Yesterday I watched the 2006 indie zombie film, Deadlands: the Rising. It was written, directed by and stars Gary Ugarek, a zombie-film enthusiast who played a zombie in George Romero’s Land of the Dead. It’s great to see do-it-yourselfers making new zombie films, but unfortunately this one wasn’t very good.
Deadlands: The Rising seems to follow the lives of a pair of family-men (one played by Ugarek), and a few other people in suburban Maryland, as they navigate a zombie-outbreak. I say “seems” because the plot is difficult to recount. There are sequences at an improvised firing-range, in a housing development, and along a highway during an evacuation, but it is frequently difficult to understand how these scenes are related. At times, there seems to be no main character in Deadlands, which is never good. (I like to read books by E.L. Doctorow, but there’s this one called City of God which is just inexplicably terrible. When I read it, I was like “What’s up with this dreck? Doctorow is usually awesome, but this sucks.” Then, a few weeks later, I read an interview with Doctorow where he said he was trying–as some sort of artistic experiment– to write a novel without a main character. And I thought, “There’s your problem!” Anyhow, same thing with Deadlands. Without a main character, it all feels scattered and pointless.)
The zombies in Deadlands don’t look very good (lousy makeup, etc.), and they’re not introduced until the halfway-point of the film. The zombies are also inconsistent– some are fast and sprint after their victims, while others shamble slowly in the Romero tradition. I know some favor fast zombies, and others (like me) prefer slow ones, but you’ve got to decide on one or the other. (It’s like Geddy Lee says: “If you choose not to decide [on fast vs. slow zombies], you still have made a choice [to make a lousy film].)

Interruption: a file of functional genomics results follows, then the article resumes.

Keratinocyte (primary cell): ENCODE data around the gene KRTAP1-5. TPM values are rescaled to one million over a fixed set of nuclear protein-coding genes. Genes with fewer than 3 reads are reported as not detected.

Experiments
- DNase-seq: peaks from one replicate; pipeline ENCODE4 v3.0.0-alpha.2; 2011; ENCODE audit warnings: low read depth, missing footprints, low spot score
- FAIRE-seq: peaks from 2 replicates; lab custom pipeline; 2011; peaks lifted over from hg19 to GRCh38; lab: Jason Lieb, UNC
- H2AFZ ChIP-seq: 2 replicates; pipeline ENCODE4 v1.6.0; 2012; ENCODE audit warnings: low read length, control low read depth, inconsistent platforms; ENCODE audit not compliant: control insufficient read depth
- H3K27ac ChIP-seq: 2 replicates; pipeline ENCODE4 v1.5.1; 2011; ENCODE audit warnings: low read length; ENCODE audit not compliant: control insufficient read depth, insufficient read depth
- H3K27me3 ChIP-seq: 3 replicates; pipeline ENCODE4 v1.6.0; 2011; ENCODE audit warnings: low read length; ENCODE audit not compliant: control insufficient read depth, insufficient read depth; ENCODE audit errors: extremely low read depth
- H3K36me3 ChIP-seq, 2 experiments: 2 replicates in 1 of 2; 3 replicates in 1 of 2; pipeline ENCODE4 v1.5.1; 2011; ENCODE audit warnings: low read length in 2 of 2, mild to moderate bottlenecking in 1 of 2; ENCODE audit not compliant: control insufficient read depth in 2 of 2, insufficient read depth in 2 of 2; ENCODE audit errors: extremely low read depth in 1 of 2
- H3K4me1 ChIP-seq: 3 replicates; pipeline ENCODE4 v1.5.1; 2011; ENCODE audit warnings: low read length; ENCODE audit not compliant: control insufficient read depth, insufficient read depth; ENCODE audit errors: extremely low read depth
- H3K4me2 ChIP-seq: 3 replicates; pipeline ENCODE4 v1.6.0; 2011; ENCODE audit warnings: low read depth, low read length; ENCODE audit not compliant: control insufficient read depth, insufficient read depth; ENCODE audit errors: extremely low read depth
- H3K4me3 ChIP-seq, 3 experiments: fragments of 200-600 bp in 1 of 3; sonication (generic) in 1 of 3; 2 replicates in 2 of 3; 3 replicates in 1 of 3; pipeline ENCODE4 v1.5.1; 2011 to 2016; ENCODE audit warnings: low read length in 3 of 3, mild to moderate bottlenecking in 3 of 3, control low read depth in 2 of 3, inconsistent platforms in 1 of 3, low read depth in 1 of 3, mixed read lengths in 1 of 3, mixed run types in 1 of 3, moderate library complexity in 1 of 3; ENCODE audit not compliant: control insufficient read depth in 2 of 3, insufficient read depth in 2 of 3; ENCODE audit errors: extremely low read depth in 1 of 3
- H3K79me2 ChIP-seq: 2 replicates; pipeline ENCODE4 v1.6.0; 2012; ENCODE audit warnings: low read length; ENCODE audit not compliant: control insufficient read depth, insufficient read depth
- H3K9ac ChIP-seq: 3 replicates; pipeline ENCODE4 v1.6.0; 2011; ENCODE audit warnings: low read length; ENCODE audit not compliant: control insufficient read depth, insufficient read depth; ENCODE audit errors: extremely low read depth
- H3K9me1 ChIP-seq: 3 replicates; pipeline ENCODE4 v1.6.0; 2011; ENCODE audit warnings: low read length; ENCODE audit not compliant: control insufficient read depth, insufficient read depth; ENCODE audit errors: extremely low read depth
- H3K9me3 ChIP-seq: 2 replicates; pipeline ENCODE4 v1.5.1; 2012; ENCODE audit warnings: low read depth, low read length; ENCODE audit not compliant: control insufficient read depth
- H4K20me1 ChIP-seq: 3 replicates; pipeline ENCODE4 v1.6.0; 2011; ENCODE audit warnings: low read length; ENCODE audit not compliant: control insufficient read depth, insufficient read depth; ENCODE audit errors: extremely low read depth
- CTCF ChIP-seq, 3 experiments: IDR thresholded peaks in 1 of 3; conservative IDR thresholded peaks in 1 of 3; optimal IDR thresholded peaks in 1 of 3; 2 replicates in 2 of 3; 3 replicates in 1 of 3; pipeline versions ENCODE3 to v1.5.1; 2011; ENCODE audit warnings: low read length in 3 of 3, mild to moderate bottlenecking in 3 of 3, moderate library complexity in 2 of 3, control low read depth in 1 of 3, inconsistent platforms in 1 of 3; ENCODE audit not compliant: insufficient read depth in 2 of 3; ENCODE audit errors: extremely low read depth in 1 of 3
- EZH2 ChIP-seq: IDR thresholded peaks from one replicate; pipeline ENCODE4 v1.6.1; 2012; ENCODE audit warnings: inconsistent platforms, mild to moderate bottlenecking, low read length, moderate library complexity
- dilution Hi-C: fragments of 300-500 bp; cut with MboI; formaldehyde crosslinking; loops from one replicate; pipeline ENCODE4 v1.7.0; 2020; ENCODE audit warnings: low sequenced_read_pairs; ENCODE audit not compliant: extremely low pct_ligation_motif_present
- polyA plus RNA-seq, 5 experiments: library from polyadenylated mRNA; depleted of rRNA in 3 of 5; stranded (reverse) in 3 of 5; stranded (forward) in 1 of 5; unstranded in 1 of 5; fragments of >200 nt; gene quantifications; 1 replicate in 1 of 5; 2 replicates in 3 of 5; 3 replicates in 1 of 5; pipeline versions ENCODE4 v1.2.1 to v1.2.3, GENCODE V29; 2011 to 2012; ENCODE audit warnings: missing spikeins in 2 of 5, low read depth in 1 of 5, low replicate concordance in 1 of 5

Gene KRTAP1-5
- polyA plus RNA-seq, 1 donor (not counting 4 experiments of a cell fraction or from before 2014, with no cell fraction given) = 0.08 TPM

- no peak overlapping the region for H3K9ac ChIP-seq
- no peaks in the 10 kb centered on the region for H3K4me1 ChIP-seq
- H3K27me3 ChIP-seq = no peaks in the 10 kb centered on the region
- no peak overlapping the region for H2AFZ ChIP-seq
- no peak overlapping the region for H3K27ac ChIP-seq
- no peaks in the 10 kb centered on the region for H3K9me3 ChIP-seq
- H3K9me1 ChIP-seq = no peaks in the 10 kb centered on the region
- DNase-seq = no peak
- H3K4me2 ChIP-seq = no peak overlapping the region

Narrative aside, it should be noted that the sound/audio in Deadlands is also terrible. (If you watch it, be sure to have the remote handy so you can ratchet the volume up and down.) I feel like, if you’re a filmmaker and you know your audio equipment is cheap and terrible, just make a Zombie Diaries/documentary-style zombie film. That way, the lousy, patchy audio can become part of the narrative. But don’t try to make a traditional, “Hollywood” zombie film if you know you’ve got terrible audio, because it’s not going to work.
Another strange feature of Deadlands is that many of the establishing shots feel curtailed or “cropped” in weird ways. One has the feeling that the shots have been filmed guerilla-style, on the fly. In an interview, Ugarek says that he was stymied by the City of Baltimore when trying to get permission to film in the city-proper. It looks to me like Ugarek did his best within those constraints to create abandoned-looking urban scenes, but he was forced to position his shots in awkward ways to avoid showing the people who were naturally present in those areas.
I think it’s awesome that a zombie fan made his own film–and he probably learned a lot from this experience– but I’m hard pressed to recommend the final-product this time around. (Most of the other reviews I found for Deadlands were negative, but here’s a guardedly positive one, if you’d like a dissenting opinion.)